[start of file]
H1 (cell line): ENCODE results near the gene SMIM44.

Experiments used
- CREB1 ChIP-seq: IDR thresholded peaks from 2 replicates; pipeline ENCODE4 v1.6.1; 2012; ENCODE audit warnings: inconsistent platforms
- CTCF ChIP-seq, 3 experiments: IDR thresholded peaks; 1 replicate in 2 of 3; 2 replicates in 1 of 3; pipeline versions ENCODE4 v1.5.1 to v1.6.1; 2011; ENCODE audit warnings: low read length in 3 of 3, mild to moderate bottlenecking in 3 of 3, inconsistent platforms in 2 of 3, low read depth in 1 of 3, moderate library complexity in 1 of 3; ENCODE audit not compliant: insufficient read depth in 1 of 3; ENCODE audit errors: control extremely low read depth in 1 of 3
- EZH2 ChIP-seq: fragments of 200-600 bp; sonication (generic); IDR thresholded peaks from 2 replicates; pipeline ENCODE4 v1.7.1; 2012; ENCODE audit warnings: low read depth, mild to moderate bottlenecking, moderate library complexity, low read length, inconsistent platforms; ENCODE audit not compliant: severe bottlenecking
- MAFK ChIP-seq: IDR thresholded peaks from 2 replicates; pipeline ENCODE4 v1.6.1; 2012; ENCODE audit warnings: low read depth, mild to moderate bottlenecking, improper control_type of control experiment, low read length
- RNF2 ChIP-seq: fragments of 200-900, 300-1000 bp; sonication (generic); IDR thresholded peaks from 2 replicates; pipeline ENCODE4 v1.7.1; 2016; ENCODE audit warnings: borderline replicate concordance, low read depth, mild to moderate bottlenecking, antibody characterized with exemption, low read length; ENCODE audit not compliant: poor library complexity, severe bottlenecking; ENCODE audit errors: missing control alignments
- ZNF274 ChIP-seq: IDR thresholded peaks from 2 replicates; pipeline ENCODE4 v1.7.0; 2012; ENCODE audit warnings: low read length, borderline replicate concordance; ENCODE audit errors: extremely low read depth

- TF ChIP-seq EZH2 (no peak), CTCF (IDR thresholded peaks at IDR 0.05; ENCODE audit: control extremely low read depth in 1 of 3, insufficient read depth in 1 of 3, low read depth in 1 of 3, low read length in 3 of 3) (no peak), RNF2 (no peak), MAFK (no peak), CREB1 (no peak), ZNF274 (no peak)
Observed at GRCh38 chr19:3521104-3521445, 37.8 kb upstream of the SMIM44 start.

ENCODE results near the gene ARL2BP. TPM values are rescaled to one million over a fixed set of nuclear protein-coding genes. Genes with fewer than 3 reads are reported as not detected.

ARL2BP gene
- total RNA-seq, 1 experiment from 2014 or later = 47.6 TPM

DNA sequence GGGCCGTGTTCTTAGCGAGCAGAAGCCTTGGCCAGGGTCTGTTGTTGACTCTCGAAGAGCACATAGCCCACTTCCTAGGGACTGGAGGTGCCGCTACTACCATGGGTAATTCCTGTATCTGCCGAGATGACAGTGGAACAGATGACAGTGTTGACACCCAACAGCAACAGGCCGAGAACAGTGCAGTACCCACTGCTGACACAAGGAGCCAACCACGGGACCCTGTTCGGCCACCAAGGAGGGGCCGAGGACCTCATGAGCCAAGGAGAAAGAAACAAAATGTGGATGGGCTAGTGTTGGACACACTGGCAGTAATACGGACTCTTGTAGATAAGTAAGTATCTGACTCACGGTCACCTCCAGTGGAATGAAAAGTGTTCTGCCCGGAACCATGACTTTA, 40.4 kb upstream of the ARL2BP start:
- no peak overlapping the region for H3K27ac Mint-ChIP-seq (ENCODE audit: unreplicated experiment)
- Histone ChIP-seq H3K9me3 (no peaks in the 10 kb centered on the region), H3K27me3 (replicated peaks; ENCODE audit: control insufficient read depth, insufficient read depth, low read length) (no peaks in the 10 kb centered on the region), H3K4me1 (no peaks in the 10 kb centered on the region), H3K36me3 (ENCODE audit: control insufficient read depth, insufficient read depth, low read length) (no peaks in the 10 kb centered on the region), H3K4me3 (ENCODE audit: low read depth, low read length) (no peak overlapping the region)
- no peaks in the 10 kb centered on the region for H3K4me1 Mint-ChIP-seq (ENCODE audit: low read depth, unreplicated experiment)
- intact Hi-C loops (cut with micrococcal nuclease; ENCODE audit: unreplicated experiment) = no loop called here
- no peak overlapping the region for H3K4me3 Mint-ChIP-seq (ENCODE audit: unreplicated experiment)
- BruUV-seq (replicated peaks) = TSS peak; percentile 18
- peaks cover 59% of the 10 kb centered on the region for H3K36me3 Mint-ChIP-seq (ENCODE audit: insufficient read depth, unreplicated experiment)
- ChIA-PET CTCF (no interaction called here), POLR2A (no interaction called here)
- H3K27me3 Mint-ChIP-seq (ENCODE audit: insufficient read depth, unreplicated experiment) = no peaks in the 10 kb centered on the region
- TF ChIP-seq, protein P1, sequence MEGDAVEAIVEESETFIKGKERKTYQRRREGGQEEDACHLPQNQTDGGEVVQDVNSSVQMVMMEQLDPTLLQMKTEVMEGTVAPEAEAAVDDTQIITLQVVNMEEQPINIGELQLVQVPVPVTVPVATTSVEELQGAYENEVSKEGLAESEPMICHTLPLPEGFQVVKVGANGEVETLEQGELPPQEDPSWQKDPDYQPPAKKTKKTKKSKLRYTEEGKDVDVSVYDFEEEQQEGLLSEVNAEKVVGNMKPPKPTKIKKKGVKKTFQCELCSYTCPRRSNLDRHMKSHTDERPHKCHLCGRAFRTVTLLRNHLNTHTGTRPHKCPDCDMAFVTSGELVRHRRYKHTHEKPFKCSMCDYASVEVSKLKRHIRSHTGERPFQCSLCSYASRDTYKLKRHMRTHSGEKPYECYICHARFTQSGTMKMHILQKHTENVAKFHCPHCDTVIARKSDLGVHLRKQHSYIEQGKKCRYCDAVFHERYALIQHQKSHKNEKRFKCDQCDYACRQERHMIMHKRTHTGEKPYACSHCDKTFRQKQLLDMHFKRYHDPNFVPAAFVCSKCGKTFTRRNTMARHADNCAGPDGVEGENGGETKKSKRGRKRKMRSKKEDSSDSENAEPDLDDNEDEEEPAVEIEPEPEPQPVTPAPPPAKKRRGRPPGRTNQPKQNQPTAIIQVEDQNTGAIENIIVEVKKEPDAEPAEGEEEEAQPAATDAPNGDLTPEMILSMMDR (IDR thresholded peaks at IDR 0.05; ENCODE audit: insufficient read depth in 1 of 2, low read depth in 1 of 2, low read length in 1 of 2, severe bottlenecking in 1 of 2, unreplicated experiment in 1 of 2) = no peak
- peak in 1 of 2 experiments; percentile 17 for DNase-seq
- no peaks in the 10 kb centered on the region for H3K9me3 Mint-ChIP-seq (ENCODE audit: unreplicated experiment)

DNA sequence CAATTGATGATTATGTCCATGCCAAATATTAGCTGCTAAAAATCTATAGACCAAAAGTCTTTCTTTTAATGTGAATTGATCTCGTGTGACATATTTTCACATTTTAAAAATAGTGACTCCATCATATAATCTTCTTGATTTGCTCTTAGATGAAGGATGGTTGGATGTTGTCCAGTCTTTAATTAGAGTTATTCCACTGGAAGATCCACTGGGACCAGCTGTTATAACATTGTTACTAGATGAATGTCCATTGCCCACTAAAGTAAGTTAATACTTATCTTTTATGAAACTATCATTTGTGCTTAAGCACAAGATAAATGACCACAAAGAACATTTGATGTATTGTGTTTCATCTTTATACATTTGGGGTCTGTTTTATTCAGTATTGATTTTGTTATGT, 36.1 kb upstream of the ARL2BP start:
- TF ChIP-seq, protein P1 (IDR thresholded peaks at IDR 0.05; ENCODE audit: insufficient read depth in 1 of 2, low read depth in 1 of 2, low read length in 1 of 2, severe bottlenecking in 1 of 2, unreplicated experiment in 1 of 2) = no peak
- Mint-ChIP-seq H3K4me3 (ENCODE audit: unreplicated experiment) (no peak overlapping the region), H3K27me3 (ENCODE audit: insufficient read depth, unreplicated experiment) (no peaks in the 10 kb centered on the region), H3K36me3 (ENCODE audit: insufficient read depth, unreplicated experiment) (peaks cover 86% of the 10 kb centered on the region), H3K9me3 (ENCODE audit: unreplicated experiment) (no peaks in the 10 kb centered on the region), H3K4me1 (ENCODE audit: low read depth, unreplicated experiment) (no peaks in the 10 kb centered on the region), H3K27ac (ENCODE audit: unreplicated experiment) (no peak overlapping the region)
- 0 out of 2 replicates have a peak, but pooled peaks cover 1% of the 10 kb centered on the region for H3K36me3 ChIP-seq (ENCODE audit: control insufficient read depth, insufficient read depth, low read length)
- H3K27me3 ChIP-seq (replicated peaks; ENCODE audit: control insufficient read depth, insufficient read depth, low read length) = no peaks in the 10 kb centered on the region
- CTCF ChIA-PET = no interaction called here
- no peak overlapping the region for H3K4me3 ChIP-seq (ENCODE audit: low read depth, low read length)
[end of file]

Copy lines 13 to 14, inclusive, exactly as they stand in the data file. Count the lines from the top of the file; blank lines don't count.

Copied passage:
- total RNA-seq, 1 experiment from 2014 or later = 47.6 TPM

DNA sequence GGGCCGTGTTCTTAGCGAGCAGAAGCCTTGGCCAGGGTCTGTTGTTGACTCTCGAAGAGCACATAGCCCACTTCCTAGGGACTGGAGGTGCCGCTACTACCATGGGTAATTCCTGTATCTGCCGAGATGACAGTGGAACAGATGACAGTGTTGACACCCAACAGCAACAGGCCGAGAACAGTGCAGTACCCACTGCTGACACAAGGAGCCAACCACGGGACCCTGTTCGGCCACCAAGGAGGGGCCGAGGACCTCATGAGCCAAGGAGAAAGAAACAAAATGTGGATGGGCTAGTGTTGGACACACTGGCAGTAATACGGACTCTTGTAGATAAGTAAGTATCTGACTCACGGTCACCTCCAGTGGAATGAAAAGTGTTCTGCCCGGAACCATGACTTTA, 40.4 kb upstream of the ARL2BP start: